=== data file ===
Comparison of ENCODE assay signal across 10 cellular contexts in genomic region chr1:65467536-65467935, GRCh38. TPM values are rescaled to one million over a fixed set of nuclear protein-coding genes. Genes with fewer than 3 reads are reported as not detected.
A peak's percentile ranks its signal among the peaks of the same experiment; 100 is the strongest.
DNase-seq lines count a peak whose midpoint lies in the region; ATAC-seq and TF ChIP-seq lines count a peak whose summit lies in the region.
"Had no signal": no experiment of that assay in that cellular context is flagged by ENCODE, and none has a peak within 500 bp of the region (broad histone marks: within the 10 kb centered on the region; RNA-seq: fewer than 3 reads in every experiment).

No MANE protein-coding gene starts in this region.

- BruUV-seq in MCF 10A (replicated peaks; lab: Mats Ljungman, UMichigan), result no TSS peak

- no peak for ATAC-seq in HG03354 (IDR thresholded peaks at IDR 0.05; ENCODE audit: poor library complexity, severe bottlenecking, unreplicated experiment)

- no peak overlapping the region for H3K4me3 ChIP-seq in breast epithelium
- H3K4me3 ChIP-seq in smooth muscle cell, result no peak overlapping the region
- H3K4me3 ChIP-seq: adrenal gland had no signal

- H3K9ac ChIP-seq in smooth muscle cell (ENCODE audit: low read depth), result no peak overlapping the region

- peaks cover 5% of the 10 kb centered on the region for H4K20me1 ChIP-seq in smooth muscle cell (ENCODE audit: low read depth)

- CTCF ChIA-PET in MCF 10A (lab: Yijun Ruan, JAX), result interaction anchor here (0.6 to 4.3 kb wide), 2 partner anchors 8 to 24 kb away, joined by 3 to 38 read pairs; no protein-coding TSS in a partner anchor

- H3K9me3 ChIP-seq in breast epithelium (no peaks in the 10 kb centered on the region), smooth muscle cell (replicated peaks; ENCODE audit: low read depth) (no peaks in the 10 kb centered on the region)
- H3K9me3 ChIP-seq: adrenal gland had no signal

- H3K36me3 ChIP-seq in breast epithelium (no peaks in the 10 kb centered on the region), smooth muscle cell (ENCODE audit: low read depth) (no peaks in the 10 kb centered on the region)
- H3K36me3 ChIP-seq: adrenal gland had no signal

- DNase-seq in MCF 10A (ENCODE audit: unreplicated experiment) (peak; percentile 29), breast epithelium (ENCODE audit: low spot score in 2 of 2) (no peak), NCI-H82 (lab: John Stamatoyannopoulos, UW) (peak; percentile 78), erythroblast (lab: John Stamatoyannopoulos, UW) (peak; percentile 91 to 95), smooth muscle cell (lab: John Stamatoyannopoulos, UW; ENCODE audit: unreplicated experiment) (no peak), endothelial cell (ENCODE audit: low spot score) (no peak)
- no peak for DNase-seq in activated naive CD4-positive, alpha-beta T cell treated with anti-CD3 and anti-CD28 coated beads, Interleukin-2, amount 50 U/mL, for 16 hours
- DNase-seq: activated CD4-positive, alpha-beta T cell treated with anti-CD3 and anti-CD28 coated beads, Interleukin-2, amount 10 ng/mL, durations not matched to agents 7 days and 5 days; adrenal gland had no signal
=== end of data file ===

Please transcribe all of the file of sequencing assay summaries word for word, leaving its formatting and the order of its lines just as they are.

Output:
Comparison of ENCODE assay signal across 10 cellular contexts in genomic region chr1:65467536-65467935, GRCh38. TPM values are rescaled to one million over a fixed set of nuclear protein-coding genes. Genes with fewer than 3 reads are reported as not detected.
A peak's percentile ranks its signal among the peaks of the same experiment; 100 is the strongest.
DNase-seq lines count a peak whose midpoint lies in the region; ATAC-seq and TF ChIP-seq lines count a peak whose summit lies in the region.
"Had no signal": no experiment of that assay in that cellular context is flagged by ENCODE, and none has a peak within 500 bp of the region (broad histone marks: within the 10 kb centered on the region; RNA-seq: fewer than 3 reads in every experiment).

No MANE protein-coding gene starts in this region.

- BruUV-seq in MCF 10A (replicated peaks; lab: Mats Ljungman, UMichigan), result no TSS peak

- no peak for ATAC-seq in HG03354 (IDR thresholded peaks at IDR 0.05; ENCODE audit: poor library complexity, severe bottlenecking, unreplicated experiment)

- no peak overlapping the region for H3K4me3 ChIP-seq in breast epithelium
- H3K4me3 ChIP-seq in smooth muscle cell, result no peak overlapping the region
- H3K4me3 ChIP-seq: adrenal gland had no signal

- H3K9ac ChIP-seq in smooth muscle cell (ENCODE audit: low read depth), result no peak overlapping the region

- peaks cover 5% of the 10 kb centered on the region for H4K20me1 ChIP-seq in smooth muscle cell (ENCODE audit: low read depth)

- CTCF ChIA-PET in MCF 10A (lab: Yijun Ruan, JAX), result interaction anchor here (0.6 to 4.3 kb wide), 2 partner anchors 8 to 24 kb away, joined by 3 to 38 read pairs; no protein-coding TSS in a partner anchor

- H3K9me3 ChIP-seq in breast epithelium (no peaks in the 10 kb centered on the region), smooth muscle cell (replicated peaks; ENCODE audit: low read depth) (no peaks in the 10 kb centered on the region)
- H3K9me3 ChIP-seq: adrenal gland had no signal

- H3K36me3 ChIP-seq in breast epithelium (no peaks in the 10 kb centered on the region), smooth muscle cell (ENCODE audit: low read depth) (no peaks in the 10 kb centered on the region)
- H3K36me3 ChIP-seq: adrenal gland had no signal

- DNase-seq in MCF 10A (ENCODE audit: unreplicated experiment) (peak; percentile 29), breast epithelium (ENCODE audit: low spot score in 2 of 2) (no peak), NCI-H82 (lab: John Stamatoyannopoulos, UW) (peak; percentile 78), erythroblast (lab: John Stamatoyannopoulos, UW) (peak; percentile 91 to 95), smooth muscle cell (lab: John Stamatoyannopoulos, UW; ENCODE audit: unreplicated experiment) (no peak), endothelial cell (ENCODE audit: low spot score) (no peak)
- no peak for DNase-seq in activated naive CD4-positive, alpha-beta T cell treated with anti-CD3 and anti-CD28 coated beads, Interleukin-2, amount 50 U/mL, for 16 hours
- DNase-seq: activated CD4-positive, alpha-beta T cell treated with anti-CD3 and anti-CD28 coated beads, Interleukin-2, amount 10 ng/mL, durations not matched to agents 7 days and 5 days; adrenal gland had no signal